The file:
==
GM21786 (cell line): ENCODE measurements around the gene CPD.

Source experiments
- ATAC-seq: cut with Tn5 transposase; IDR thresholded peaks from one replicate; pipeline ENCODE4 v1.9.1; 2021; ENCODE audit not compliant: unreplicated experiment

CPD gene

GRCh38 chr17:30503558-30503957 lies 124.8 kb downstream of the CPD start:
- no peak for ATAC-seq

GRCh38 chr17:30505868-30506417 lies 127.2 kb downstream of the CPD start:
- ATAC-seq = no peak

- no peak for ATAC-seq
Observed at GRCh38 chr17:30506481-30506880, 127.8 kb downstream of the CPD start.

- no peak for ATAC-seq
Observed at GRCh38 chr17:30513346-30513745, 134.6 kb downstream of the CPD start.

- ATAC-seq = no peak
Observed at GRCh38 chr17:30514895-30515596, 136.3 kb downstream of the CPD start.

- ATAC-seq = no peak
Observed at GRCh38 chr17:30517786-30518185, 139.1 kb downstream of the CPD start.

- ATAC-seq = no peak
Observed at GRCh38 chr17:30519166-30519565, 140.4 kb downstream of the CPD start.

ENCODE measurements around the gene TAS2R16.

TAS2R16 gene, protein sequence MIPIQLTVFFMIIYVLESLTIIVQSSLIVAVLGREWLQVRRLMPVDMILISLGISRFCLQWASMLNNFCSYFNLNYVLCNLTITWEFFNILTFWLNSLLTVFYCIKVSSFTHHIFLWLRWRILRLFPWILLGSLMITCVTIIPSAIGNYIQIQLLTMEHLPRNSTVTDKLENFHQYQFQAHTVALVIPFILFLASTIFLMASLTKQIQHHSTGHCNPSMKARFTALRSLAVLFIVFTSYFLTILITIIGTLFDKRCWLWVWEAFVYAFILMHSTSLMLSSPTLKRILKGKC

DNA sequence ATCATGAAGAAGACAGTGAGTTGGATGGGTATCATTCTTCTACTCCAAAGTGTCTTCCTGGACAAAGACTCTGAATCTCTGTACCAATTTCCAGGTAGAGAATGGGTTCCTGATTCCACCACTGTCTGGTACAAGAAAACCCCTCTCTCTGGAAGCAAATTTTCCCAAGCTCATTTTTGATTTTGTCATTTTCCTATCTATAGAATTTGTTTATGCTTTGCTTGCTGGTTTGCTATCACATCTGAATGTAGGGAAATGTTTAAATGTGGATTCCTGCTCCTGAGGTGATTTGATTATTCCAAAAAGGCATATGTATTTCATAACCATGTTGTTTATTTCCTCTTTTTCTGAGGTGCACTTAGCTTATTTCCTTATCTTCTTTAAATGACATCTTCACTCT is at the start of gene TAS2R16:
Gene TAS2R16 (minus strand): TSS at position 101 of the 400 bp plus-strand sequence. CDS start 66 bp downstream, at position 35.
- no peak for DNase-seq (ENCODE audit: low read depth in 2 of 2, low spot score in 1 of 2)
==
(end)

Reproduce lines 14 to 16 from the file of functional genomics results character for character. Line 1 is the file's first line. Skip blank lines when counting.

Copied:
Observed at GRCh38 chr17:30514895-30515596, 136.3 kb downstream of the CPD start.

- ATAC-seq = no peak
Observed at GRCh38 chr17:30517786-30518185, 139.1 kb downstream of the CPD start.